Tom Gilson

To Treat One Another As Humans: Part 2a

I have recently urged gay rights advocates To Treat One Another As Humans. We Christians need reminders at times, too. Our public face in the gay-rights controversy is dominated by the message of “You Can’t Do That!” We don’t entirely control how the media portray us, but we can at least be sure that we’re much more balanced than that as individuals and communities. Yes, we will hold on to biblical truths regarding morality, but we must bring grace into the conversation, too.

Jesus Christ was the perfect embodiment of truth and grace (John 1:14, 17) combined in full measure without contradiction. It’s a hard example to live up to, and we don’t often do a great job of it.

We have no record of Jesus addressing homosexuality directly, but it is certainly one aspect of what he taught on sexual immorality. He taught that marriage from the beginning was for male and female (Mark 10:6-8).

Having this clear standard, though, Jesus never used it to condemn from afar. He directed his harshest criticism against what I call the smug religionists who did. He himself moved into relationship with those who needed repentance. I fear that many Christians who pronounce condemnation on homosexual behavior have never even had a conversation with someone who struggles with it. In this we are failing to follow Christ.

I use the word “struggle” quite deliberately. There may be some people who chose not to have a heterosexual orientation, but I haven’t met them and I doubt there are more than a few. More likely in conversation they will say, “Just as you can’t imagine being attracted to the same sex, I can’t imagine being attracted to the opposite sex—and it’s not because I haven’t tried. It’s not because I haven’t wanted to. It’s just not in me.” How many of us Christians have actually listened to someone talk about what it’s like? Again I remind you, Jesus did not approve immorality. In his public teaching he spoke of right and wrong without compromise. Still he never judged any individual from afar.

The gay or lesbian is what he or she is, not usually by choice, and not believing there is any way out of their circumstance. The message from gay-rights leadership is that they ought not to need or want a way out of it. Into this mix of feelings and message comes the jarring pronouncement from Christians: you are forever denied fulfillment of their sexual desires, on account of a rule we understand though you probably don’t. In view of that lack of understanding, our message must seem confusing if not maddening. Christians, if we’re committed to treating one another as humans, we need to reflect on what it must be like from others’ perspective, and let that sink in. Better yet, we could actually ask someone what it’s like.

They are also hearing a message that they are lesser beings, condemned and unworthy, on account of their sexuality. This is not what the Bible says, so wherever they’re getting this message from, it’s not biblical Christianity. Yet they are somehow getting it from sources that claim to be representing the Christian position. We need to let that sink in, too.

Effeminate boys and gay men are often bullied on account of their relational styles. I don’t know the statistics (and I don’t know if lesbians experience much bullying). Maybe they experience this more than straight males, maybe not. The public perception is that they do, but that hardly matters. “Bullying” is a schoolyard term that we ought to think of instead as “oppression”—a more familiar biblical term. The prophets repeatedly called God’s people to stand against oppression. It would be good for us to reflect, again, on what it might be like to be treated that way, or (better yet, again) ask someone. Some of us have experienced bullying, and we know how awful it can be, even if it’s not for the same reason.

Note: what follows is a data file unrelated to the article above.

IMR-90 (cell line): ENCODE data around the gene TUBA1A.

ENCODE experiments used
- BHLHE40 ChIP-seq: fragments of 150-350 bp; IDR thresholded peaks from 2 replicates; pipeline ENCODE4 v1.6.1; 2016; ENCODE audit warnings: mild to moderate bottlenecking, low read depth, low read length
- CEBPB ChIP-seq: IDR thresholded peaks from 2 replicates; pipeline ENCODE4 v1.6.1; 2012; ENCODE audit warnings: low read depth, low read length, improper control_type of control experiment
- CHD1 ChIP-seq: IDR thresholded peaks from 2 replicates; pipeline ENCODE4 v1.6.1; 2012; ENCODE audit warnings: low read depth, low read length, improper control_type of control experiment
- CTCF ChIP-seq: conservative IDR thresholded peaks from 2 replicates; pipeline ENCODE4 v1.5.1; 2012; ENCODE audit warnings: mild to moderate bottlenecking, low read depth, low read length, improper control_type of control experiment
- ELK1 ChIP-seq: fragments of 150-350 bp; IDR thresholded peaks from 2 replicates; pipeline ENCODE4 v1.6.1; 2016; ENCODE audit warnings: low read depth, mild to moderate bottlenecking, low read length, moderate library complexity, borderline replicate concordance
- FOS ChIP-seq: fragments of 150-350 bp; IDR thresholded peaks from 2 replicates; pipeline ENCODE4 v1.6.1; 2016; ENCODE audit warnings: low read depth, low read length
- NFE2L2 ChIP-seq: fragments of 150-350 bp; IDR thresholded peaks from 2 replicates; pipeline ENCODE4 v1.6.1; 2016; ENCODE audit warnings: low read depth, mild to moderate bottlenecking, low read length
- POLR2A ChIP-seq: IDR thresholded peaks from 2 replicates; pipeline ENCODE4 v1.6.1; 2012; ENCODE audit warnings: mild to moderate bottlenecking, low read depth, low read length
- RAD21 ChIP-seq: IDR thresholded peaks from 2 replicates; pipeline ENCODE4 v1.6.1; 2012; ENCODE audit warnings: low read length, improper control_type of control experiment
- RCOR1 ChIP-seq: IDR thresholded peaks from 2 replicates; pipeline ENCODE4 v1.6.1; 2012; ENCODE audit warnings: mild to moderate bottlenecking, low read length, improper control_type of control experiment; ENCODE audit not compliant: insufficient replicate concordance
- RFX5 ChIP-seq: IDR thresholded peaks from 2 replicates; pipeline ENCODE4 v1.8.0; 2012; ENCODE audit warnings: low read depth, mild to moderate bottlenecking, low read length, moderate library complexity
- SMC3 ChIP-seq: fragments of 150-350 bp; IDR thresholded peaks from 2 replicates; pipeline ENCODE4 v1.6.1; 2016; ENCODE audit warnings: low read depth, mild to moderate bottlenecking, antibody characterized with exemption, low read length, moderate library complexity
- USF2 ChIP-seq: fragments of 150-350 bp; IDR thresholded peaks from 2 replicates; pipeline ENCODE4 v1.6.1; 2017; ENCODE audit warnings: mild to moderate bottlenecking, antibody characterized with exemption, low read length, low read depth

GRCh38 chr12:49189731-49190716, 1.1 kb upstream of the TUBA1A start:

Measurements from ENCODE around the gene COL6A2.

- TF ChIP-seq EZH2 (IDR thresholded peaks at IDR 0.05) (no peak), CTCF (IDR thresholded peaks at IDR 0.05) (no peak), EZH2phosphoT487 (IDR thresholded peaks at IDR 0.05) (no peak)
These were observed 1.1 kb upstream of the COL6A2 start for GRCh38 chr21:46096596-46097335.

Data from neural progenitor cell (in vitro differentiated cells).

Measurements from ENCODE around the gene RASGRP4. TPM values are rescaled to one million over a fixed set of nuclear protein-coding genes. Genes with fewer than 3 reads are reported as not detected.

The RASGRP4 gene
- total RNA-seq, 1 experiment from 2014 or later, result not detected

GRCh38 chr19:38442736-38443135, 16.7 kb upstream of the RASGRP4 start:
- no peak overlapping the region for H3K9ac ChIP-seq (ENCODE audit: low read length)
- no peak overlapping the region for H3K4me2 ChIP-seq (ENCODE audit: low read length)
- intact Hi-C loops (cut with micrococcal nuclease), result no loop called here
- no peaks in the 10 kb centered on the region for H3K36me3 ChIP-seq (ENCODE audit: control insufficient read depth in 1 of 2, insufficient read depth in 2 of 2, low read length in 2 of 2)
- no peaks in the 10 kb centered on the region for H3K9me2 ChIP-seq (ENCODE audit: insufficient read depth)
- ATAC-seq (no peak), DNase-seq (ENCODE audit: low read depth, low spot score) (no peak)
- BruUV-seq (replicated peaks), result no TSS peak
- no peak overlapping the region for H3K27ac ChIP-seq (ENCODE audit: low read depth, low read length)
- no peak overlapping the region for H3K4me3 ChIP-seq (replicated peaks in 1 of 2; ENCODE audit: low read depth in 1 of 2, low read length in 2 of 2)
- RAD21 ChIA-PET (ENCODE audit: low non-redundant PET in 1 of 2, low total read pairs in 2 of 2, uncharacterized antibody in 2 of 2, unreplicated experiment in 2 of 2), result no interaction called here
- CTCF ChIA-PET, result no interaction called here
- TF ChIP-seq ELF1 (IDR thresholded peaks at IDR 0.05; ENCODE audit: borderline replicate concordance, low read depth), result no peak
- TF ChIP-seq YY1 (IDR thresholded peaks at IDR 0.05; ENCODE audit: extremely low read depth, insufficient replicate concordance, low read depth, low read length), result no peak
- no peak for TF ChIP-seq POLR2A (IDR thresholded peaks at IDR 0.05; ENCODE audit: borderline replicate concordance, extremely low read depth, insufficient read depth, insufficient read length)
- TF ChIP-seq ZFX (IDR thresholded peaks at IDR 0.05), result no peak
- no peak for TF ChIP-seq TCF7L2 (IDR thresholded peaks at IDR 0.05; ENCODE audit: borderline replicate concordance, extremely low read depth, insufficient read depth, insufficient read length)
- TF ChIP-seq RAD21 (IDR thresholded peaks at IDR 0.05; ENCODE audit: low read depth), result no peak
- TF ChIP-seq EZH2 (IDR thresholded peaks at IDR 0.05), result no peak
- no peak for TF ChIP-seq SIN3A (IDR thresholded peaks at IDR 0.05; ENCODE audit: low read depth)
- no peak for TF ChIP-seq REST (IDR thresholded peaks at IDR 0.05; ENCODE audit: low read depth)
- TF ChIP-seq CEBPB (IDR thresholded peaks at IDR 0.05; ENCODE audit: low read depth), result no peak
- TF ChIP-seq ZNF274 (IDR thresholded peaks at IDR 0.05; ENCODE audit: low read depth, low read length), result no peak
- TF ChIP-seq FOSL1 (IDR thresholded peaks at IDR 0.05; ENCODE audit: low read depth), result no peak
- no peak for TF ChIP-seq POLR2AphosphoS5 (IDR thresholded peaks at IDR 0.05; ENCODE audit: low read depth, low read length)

Let me head off one possible objection at this point. The prophets’ message, generally speaking, had to do with oppression of the helpless and the innocent, and maybe this doesn’t apply to gays. In response I would agree that the gay-rights advocacy crowd is anything but helpless, and certainly not innocent. Bullying happens one person at a time, though, and the victim is often completely powerless to stop it. Some—those who are simply perceived as effeminate—may be completely innocent morally. For those who are not so guilt-free, though, name-calling and physical bullying are still completely inappropriate and wrong. Not every accusation of hate against homosexuals is true (my position is clear on that), but bullying really is a hateful thing to do. Christians, if we’re going to treat all our fellow human beings as fully human, we ought to be empathizing with them in these kinds of things, too, and taking a stand against this sort of oppression.

We ought further to remember that gays and lesbians are not condemned on account of their sexuality. We are all condemned on account of our rebellion against God, which we all express in our own treacherously creative ways. My only hope, and yours and everyone else’s, is the saving sacrifice of Jesus Christ on our behalf. This is standard and well-known Christian doctrine that we echo often in church. Is there even one “sinner,” though—as the smug religionists called them—who knows how freely you accept him or her? Again: Jesus did not judge from afar. He moved into relationship.

Finally (for now), I don’t need to tell you that sex is a big deal these days. Most people take it as given that being human means having sexual relationships. What is our message of hope to gays and lesbians, as we tell them they must never fulfill their sexual desires? Shall we offer them “reparative therapy?” That won’t come across as hopeful. Though it’s more real and more effective than its opponents claim (in my view, at least), as a word of encouragement it falls flat, if only because from their perspective it’s completely unrealistic. What good is a word of hope when the listener can’t even begin to believe it?

The hope I would suggest we offer instead is that God can satisfy regardless. This is a true word, and we can speak it believably, but we have considerable work to do first. Do we ourselves know that God can satisfy us when our desires go unmet? We’ll have trouble saying it credibly unless we have tested and discovered how deeply God will work it out in our own faith experience. I have much more to say about this, too much to include in this blog post, so I will save it for an upcoming “Part 2b.”

I will leave this incomplete until then, but please allow me to summarize what I’ve said so far. Just as I want gay rights advocates to treat Christians as humans, I also call on Christians to be sure we treat homosexuals as humans: relationally, first of all, and also with empathy for the genuine pain of their struggle and with unwillingness to allow anyone to be oppressed. That does not mean supporting immorality in any way. Rather it means offering grace in the form of genuine love, along with the truth of biblical mandates. We can also offer them the truth and grace of knowing that God can satisfy even when desires and felt needs go unfulfilled; but it’s possible that we too have a lot to learn about that.